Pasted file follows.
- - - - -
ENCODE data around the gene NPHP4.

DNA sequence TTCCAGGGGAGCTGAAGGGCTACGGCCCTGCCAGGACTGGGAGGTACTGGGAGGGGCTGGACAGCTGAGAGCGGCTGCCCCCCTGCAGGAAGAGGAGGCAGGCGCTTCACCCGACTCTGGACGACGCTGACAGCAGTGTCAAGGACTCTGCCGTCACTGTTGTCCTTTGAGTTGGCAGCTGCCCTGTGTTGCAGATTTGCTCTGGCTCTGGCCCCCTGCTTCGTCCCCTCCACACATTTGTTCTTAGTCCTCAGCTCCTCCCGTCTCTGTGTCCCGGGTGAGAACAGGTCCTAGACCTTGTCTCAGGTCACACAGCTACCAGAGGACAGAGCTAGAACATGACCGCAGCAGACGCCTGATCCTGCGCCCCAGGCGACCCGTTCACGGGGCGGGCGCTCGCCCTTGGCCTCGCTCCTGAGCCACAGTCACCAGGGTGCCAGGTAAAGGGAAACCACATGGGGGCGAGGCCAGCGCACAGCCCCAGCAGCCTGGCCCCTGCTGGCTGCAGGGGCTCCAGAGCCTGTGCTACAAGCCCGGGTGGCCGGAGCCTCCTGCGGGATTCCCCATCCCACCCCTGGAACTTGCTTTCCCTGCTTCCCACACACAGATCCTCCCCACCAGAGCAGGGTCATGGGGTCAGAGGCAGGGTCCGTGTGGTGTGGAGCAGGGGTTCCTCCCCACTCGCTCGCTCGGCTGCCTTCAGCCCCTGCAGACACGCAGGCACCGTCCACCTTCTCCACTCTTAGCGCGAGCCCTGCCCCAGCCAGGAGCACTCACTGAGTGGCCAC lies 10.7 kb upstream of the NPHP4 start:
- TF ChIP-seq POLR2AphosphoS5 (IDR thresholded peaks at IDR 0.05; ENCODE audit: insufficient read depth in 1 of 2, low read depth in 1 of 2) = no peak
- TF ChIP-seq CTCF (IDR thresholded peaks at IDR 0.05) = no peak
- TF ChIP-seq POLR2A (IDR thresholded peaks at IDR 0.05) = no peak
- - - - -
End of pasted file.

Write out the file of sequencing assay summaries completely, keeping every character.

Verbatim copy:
ENCODE data around the gene NPHP4.

DNA sequence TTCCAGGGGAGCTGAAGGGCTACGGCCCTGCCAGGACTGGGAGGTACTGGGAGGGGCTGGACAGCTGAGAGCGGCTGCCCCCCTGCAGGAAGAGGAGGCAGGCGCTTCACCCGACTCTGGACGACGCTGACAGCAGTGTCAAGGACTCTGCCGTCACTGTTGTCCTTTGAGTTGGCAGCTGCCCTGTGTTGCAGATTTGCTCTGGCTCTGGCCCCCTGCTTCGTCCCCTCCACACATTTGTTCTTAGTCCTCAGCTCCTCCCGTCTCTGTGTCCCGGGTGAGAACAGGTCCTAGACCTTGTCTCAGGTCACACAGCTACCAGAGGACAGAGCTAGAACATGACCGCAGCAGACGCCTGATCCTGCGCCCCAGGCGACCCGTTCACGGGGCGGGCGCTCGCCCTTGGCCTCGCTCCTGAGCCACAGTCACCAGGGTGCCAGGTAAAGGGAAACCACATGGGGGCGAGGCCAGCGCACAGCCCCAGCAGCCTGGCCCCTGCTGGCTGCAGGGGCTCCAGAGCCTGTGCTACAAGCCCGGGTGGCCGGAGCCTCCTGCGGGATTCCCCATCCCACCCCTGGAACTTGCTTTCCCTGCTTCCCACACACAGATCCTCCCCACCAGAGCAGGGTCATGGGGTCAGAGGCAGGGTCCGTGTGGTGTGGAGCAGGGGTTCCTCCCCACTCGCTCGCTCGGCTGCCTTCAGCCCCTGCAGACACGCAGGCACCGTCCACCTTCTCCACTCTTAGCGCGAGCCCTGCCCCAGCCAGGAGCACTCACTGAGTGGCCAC lies 10.7 kb upstream of the NPHP4 start:
- TF ChIP-seq POLR2AphosphoS5 (IDR thresholded peaks at IDR 0.05; ENCODE audit: insufficient read depth in 1 of 2, low read depth in 1 of 2) = no peak
- TF ChIP-seq CTCF (IDR thresholded peaks at IDR 0.05) = no peak
- TF ChIP-seq POLR2A (IDR thresholded peaks at IDR 0.05) = no peak